31. Vortigern then reigned in Britain. In his time, the natives had cause of dread, not only from the inroads of the Scots and Picts, but also from the Romans, and their apprehensions of Ambrosius.

In the meantime, three vessels, exiled from Germany, arrived in Britain. They were commanded by Horsa and Hengist, brothers, and sons of Wihtgils. Wihtgils was the son of Witta; Witta of Wecta; Wecta of Woden; Woden of Frithowald; Frithowald of Frithuwulf; Frithuwulf of Finn; Finn of Godwulf; Godwulf of Geat, who, as they say, was the son of a god……..Vortigern received them as friends, and delivered up to them the island which is in their language called Thanet, and, by the Britons,……..The Saxons were received by Vortigern four hundred and forty-seven years after the passion of Christ….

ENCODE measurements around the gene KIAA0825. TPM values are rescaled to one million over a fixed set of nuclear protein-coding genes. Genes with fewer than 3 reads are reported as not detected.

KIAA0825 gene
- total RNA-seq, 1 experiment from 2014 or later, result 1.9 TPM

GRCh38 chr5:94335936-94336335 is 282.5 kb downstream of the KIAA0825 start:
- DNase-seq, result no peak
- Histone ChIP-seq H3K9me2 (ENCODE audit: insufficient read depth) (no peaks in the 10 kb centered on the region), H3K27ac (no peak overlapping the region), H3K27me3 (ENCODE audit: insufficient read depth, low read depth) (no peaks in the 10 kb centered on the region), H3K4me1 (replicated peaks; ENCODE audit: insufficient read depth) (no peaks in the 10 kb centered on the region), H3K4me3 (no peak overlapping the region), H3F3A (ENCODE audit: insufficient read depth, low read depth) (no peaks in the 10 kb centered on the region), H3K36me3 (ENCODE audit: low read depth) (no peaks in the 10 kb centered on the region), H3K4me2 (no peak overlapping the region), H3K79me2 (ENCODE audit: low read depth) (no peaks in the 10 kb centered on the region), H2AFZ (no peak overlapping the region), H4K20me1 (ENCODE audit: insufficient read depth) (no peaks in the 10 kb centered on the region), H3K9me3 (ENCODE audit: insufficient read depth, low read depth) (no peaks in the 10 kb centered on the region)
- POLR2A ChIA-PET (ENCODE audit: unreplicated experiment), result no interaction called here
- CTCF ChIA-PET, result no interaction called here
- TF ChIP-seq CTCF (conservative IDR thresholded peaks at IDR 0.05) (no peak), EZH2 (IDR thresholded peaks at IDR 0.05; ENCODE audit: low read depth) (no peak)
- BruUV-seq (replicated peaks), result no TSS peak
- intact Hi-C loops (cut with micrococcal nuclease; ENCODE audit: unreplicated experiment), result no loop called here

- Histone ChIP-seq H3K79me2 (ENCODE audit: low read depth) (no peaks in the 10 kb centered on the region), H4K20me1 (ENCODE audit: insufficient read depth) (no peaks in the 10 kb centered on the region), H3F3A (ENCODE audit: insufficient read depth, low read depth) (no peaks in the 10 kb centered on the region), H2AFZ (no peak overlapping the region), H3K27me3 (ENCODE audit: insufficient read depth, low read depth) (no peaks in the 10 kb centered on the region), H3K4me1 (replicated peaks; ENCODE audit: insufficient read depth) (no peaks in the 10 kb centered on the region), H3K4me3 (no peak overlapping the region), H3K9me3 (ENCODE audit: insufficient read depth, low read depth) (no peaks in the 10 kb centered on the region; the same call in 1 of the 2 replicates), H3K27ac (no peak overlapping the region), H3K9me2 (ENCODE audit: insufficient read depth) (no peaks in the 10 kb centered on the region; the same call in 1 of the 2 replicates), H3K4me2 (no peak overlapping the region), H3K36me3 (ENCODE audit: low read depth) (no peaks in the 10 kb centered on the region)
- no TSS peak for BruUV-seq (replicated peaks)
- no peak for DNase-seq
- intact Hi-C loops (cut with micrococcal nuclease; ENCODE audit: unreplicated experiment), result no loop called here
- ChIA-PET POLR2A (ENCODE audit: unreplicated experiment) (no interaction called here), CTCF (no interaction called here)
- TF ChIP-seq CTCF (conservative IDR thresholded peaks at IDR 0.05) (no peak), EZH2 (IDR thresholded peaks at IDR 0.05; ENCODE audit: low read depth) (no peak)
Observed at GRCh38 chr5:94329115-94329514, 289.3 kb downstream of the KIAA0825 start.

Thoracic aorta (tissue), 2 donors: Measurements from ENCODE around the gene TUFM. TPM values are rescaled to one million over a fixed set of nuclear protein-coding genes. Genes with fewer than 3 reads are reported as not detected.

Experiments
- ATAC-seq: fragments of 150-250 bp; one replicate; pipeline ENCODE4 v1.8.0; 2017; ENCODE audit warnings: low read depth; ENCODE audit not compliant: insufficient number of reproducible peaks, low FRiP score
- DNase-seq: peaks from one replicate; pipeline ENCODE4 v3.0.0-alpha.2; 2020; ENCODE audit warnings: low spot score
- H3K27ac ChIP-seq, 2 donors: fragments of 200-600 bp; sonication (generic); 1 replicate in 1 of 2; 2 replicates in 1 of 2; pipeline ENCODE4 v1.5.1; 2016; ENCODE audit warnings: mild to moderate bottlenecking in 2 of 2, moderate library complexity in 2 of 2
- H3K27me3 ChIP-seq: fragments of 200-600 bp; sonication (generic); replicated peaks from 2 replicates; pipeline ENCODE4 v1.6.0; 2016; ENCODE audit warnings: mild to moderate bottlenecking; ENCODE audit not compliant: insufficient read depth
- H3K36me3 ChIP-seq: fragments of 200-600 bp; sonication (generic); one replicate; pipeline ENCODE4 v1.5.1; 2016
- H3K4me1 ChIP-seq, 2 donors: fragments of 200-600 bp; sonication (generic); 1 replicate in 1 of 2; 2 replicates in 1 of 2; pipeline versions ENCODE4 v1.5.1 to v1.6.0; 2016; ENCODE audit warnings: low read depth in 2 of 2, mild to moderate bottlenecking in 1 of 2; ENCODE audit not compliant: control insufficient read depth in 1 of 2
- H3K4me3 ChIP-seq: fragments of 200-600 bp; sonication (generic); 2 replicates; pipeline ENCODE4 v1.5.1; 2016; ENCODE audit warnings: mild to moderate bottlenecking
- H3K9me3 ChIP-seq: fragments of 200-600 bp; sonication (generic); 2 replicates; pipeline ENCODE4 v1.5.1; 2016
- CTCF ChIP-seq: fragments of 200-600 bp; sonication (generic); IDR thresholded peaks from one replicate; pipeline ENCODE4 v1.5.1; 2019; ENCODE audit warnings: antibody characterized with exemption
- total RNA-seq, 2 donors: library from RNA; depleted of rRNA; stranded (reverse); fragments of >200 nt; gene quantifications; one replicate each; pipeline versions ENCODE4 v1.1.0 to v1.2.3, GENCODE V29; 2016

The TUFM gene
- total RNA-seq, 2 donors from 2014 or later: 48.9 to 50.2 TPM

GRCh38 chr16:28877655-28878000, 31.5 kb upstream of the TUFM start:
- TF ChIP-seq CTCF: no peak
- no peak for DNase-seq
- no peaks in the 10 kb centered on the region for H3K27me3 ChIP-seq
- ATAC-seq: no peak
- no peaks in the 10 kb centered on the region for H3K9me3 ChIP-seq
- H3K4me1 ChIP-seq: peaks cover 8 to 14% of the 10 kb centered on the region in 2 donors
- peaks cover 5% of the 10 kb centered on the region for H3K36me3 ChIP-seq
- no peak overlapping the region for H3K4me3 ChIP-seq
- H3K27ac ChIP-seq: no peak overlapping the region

36. After the Saxons had continued some time in the island of Thanet, Vortigern promised to supply them with clothing and provision, on condition they would engage to fight against the enemies of his country. But the barbarians having greatly increased in number, the Britons became incapable of fulfilling their engagement; and when the Saxons, according to the promise they had received, claimed a supply of provisions and clothing, the Britons replied, “Your number is increased; your assistance is now unnecessary; you may, therefore, return home, for we can no longer support you;” and hereupon they began to devise means of breaking the peace between them.